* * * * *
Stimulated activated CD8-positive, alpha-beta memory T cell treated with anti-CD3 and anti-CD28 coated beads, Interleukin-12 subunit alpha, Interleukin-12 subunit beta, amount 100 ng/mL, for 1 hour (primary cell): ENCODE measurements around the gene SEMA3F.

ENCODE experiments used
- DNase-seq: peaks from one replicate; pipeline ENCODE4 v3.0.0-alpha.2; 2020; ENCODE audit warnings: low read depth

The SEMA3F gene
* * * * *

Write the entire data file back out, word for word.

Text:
Stimulated activated CD8-positive, alpha-beta memory T cell treated with anti-CD3 and anti-CD28 coated beads, Interleukin-12 subunit alpha, Interleukin-12 subunit beta, amount 100 ng/mL, for 1 hour (primary cell): ENCODE measurements around the gene SEMA3F.

ENCODE experiments used
- DNase-seq: peaks from one replicate; pipeline ENCODE4 v3.0.0-alpha.2; 2020; ENCODE audit warnings: low read depth

The SEMA3F gene